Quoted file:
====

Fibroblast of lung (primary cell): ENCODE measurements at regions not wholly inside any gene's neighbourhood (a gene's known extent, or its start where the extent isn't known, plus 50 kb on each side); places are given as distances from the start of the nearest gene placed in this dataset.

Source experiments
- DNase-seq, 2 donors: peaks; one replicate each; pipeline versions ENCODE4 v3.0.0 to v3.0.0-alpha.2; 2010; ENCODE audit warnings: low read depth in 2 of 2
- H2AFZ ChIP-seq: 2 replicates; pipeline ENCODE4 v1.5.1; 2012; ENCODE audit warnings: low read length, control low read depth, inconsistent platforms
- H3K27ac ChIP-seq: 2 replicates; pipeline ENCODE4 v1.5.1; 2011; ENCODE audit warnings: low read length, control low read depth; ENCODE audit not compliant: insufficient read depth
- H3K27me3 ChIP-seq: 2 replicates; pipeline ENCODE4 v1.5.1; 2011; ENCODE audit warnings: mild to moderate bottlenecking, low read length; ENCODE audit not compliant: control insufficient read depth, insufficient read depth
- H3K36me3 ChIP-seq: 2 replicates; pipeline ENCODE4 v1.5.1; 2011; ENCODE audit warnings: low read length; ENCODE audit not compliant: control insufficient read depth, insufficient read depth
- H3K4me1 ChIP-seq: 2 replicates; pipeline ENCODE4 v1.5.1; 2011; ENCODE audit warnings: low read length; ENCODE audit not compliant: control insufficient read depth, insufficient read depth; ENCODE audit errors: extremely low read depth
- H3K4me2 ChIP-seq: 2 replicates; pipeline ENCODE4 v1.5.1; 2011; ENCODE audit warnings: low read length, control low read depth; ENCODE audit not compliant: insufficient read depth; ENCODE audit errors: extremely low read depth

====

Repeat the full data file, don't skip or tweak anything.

Fibroblast of lung (primary cell): ENCODE measurements at regions not wholly inside any gene's neighbourhood (a gene's known extent, or its start where the extent isn't known, plus 50 kb on each side); places are given as distances from the start of the nearest gene placed in this dataset.

Source experiments
- DNase-seq, 2 donors: peaks; one replicate each; pipeline versions ENCODE4 v3.0.0 to v3.0.0-alpha.2; 2010; ENCODE audit warnings: low read depth in 2 of 2
- H2AFZ ChIP-seq: 2 replicates; pipeline ENCODE4 v1.5.1; 2012; ENCODE audit warnings: low read length, control low read depth, inconsistent platforms
- H3K27ac ChIP-seq: 2 replicates; pipeline ENCODE4 v1.5.1; 2011; ENCODE audit warnings: low read length, control low read depth; ENCODE audit not compliant: insufficient read depth
- H3K27me3 ChIP-seq: 2 replicates; pipeline ENCODE4 v1.5.1; 2011; ENCODE audit warnings: mild to moderate bottlenecking, low read length; ENCODE audit not compliant: control insufficient read depth, insufficient read depth
- H3K36me3 ChIP-seq: 2 replicates; pipeline ENCODE4 v1.5.1; 2011; ENCODE audit warnings: low read length; ENCODE audit not compliant: control insufficient read depth, insufficient read depth
- H3K4me1 ChIP-seq: 2 replicates; pipeline ENCODE4 v1.5.1; 2011; ENCODE audit warnings: low read length; ENCODE audit not compliant: control insufficient read depth, insufficient read depth; ENCODE audit errors: extremely low read depth
- H3K4me2 ChIP-seq: 2 replicates; pipeline ENCODE4 v1.5.1; 2011; ENCODE audit warnings: low read length, control low read depth; ENCODE audit not compliant: insufficient read depth; ENCODE audit errors: extremely low read depth